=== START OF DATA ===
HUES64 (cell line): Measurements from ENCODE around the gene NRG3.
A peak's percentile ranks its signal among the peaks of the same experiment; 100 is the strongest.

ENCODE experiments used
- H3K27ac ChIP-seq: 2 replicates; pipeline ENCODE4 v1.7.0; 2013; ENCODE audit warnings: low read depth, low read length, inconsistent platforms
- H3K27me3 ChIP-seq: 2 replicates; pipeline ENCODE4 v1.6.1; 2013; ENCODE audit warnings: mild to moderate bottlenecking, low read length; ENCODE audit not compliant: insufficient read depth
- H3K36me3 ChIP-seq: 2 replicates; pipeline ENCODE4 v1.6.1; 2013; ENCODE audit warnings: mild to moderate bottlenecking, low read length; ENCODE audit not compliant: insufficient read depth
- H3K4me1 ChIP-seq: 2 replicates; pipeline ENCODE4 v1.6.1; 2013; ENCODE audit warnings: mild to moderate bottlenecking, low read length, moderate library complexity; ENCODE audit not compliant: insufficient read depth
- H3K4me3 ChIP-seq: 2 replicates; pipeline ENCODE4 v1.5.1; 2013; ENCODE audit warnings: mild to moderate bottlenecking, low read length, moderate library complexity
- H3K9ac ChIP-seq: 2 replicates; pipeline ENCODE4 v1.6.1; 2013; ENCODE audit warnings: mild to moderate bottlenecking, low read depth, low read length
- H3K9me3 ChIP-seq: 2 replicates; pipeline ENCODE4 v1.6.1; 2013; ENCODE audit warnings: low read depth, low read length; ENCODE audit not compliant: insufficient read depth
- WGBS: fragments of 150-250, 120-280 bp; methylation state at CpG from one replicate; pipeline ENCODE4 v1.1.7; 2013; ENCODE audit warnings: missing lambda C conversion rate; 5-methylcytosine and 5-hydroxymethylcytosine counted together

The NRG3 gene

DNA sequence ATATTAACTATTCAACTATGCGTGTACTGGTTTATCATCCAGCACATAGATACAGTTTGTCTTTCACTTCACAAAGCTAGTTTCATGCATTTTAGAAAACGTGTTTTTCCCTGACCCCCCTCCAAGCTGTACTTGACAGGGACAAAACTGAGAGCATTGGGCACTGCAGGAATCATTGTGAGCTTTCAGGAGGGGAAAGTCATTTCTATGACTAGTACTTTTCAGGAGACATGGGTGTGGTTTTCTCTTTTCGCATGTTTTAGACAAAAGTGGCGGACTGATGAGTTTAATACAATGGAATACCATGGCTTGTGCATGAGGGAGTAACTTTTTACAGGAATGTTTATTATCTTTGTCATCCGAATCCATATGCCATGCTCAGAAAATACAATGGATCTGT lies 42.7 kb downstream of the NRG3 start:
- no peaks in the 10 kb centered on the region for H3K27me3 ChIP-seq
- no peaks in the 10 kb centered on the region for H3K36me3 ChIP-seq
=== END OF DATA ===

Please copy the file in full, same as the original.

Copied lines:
HUES64 (cell line): Measurements from ENCODE around the gene NRG3.
A peak's percentile ranks its signal among the peaks of the same experiment; 100 is the strongest.

ENCODE experiments used
- H3K27ac ChIP-seq: 2 replicates; pipeline ENCODE4 v1.7.0; 2013; ENCODE audit warnings: low read depth, low read length, inconsistent platforms
- H3K27me3 ChIP-seq: 2 replicates; pipeline ENCODE4 v1.6.1; 2013; ENCODE audit warnings: mild to moderate bottlenecking, low read length; ENCODE audit not compliant: insufficient read depth
- H3K36me3 ChIP-seq: 2 replicates; pipeline ENCODE4 v1.6.1; 2013; ENCODE audit warnings: mild to moderate bottlenecking, low read length; ENCODE audit not compliant: insufficient read depth
- H3K4me1 ChIP-seq: 2 replicates; pipeline ENCODE4 v1.6.1; 2013; ENCODE audit warnings: mild to moderate bottlenecking, low read length, moderate library complexity; ENCODE audit not compliant: insufficient read depth
- H3K4me3 ChIP-seq: 2 replicates; pipeline ENCODE4 v1.5.1; 2013; ENCODE audit warnings: mild to moderate bottlenecking, low read length, moderate library complexity
- H3K9ac ChIP-seq: 2 replicates; pipeline ENCODE4 v1.6.1; 2013; ENCODE audit warnings: mild to moderate bottlenecking, low read depth, low read length
- H3K9me3 ChIP-seq: 2 replicates; pipeline ENCODE4 v1.6.1; 2013; ENCODE audit warnings: low read depth, low read length; ENCODE audit not compliant: insufficient read depth
- WGBS: fragments of 150-250, 120-280 bp; methylation state at CpG from one replicate; pipeline ENCODE4 v1.1.7; 2013; ENCODE audit warnings: missing lambda C conversion rate; 5-methylcytosine and 5-hydroxymethylcytosine counted together

The NRG3 gene

DNA sequence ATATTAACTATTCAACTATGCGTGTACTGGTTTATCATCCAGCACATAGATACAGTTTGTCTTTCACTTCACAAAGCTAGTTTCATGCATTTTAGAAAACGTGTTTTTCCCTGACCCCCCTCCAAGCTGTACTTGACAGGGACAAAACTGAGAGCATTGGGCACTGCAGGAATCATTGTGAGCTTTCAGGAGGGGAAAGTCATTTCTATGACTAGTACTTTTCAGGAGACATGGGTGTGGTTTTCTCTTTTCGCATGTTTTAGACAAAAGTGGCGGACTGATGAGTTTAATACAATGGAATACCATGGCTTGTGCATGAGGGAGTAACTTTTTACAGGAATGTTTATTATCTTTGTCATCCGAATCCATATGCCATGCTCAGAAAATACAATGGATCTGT lies 42.7 kb downstream of the NRG3 start:
- no peaks in the 10 kb centered on the region for H3K27me3 ChIP-seq
- no peaks in the 10 kb centered on the region for H3K36me3 ChIP-seq